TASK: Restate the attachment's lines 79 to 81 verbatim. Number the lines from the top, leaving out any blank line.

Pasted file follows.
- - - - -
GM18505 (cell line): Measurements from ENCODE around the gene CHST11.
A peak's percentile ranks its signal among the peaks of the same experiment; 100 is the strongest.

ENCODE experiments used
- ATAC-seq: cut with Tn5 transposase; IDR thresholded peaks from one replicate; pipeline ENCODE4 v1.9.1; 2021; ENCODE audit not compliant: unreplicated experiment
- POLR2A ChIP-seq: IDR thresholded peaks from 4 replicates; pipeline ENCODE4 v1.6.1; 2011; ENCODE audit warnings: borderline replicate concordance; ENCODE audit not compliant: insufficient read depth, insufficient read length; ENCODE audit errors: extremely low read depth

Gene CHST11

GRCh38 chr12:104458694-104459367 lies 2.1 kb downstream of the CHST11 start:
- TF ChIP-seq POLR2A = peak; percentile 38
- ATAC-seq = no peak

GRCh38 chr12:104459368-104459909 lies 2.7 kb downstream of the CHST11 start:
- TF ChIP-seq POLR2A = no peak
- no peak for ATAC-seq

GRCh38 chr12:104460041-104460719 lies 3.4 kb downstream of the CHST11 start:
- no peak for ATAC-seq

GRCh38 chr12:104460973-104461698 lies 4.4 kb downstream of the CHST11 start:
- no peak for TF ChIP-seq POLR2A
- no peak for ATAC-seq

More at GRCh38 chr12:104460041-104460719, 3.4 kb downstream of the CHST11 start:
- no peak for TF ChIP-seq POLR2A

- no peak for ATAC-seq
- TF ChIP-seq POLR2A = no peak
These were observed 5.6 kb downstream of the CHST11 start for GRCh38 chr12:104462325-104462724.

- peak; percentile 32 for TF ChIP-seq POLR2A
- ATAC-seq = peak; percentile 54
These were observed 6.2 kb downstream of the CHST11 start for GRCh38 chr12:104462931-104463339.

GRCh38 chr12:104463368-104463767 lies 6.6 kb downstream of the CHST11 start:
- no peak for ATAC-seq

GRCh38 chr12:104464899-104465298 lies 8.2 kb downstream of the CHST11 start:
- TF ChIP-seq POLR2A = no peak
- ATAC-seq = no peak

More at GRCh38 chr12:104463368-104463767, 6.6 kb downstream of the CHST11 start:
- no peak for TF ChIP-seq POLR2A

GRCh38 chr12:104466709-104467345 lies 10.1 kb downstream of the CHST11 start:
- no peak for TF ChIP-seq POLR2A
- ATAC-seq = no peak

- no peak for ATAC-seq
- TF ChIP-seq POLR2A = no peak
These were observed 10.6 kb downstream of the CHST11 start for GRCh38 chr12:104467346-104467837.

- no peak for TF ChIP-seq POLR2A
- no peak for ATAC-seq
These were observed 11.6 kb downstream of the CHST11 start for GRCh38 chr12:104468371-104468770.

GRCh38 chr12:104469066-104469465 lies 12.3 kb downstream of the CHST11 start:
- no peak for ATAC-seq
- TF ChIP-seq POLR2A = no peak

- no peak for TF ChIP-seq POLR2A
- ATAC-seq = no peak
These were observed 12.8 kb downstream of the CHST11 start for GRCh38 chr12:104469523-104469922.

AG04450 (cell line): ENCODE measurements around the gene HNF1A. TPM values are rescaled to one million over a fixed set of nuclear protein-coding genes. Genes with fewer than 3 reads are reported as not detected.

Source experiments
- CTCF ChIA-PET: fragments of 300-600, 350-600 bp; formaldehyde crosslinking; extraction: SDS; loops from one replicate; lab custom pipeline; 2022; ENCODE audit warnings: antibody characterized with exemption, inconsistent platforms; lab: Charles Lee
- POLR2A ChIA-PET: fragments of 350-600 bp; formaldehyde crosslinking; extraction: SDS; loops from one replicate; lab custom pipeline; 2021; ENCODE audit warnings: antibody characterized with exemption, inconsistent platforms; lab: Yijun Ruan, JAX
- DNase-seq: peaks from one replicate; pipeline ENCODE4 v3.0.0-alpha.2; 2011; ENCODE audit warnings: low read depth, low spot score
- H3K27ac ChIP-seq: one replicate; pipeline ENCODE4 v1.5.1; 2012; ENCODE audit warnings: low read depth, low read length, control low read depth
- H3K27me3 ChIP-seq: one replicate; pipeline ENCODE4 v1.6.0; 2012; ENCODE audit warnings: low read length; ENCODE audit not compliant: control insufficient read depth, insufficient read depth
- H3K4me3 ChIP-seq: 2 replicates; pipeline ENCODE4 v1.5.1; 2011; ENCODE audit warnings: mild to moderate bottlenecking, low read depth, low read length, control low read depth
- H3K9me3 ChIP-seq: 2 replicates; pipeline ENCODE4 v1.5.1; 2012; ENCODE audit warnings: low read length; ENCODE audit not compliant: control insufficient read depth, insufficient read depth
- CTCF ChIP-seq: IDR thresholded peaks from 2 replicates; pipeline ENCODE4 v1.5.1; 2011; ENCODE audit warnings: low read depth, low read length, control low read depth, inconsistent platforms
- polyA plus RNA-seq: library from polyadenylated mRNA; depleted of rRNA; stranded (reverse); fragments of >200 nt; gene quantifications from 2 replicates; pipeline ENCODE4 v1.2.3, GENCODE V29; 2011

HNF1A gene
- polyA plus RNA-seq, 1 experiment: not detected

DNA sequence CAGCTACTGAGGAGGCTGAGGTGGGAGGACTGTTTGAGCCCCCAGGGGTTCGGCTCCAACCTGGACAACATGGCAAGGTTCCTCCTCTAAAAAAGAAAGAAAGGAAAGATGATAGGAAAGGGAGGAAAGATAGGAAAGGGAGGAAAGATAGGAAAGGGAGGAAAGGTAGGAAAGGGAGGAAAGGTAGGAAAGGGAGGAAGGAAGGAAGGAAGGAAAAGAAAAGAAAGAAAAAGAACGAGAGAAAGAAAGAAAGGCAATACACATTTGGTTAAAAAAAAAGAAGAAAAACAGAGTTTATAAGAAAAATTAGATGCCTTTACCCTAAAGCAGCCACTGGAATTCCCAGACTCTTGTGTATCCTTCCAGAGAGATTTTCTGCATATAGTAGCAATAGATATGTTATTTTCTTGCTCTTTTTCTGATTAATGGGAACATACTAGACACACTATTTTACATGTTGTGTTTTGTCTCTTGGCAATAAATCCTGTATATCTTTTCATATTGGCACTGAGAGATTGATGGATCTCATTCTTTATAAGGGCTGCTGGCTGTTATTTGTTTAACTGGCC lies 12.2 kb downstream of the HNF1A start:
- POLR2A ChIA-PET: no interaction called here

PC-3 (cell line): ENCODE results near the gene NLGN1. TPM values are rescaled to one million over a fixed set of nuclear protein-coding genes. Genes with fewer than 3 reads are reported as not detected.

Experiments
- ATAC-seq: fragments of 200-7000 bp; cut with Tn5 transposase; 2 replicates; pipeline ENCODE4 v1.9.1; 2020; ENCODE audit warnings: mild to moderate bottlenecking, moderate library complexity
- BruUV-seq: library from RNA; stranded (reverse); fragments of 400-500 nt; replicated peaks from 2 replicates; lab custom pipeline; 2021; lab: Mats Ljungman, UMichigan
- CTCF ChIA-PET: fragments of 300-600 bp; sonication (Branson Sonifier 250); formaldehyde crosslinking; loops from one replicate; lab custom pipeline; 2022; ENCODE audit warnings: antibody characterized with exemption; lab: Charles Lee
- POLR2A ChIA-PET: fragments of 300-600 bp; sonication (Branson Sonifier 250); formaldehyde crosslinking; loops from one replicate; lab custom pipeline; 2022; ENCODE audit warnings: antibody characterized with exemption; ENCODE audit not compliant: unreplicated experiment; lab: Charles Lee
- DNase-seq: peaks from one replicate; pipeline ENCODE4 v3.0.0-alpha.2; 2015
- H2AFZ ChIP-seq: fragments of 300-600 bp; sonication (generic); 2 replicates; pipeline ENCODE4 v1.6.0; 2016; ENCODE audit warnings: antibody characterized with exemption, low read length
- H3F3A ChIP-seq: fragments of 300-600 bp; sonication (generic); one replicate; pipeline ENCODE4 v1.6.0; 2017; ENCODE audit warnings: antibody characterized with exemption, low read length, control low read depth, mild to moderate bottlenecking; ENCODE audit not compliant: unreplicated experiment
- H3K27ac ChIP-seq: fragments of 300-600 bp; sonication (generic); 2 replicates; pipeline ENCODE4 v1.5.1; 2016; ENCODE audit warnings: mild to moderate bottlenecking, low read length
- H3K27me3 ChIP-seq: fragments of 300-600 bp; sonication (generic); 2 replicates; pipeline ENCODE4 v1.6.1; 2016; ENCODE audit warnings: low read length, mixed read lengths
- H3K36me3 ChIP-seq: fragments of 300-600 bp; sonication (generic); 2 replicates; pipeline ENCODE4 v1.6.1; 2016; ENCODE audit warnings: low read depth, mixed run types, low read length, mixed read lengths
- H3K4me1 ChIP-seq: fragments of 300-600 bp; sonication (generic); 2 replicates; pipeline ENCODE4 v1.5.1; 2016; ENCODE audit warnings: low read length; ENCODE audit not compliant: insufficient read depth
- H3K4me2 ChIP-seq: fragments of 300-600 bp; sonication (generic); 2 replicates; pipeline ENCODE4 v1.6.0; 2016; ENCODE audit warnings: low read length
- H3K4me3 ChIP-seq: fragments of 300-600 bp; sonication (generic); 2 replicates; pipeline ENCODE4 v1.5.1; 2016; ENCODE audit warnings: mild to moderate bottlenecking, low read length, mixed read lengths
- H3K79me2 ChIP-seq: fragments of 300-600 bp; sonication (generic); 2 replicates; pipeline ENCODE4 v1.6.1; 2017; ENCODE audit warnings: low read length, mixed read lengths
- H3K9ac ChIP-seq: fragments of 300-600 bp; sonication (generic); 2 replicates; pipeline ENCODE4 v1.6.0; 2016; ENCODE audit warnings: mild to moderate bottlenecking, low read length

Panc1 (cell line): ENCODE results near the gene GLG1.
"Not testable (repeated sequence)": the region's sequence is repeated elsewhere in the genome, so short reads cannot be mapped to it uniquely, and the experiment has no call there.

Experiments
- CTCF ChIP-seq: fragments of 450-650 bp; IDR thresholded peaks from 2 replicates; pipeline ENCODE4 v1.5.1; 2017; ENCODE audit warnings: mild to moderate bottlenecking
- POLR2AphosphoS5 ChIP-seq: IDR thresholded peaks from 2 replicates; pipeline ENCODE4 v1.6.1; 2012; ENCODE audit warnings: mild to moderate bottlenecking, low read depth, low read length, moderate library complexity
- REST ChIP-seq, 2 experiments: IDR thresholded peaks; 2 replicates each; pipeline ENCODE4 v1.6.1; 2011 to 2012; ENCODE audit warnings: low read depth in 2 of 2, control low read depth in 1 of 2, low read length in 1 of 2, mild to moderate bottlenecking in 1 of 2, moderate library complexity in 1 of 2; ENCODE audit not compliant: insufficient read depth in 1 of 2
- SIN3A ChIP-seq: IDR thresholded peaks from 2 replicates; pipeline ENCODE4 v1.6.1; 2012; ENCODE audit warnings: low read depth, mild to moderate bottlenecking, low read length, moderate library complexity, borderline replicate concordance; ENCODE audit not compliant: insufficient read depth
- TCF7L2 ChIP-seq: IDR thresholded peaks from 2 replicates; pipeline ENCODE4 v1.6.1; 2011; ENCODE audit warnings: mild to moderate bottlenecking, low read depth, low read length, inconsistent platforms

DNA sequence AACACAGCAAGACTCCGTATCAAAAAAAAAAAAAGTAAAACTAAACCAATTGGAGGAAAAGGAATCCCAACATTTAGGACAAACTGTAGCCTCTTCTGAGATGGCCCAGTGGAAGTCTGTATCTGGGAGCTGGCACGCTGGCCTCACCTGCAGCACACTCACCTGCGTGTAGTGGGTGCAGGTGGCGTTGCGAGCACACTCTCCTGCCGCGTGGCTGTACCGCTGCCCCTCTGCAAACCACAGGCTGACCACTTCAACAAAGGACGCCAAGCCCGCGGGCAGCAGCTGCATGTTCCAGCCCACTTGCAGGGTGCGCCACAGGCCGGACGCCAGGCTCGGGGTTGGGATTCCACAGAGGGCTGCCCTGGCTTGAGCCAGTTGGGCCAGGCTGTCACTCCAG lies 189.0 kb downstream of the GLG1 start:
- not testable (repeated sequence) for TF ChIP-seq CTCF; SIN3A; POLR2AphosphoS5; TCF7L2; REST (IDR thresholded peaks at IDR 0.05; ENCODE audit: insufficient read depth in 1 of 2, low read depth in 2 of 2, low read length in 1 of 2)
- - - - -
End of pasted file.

- H3K9ac ChIP-seq: fragments of 300-600 bp; sonication (generic); 2 replicates; pipeline ENCODE4 v1.6.0; 2016; ENCODE audit warnings: mild to moderate bottlenecking, low read length

Panc1 (cell line): ENCODE results near the gene GLG1.
"Not testable (repeated sequence)": the region's sequence is repeated elsewhere in the genome, so short reads cannot be mapped to it uniquely, and the experiment has no call there.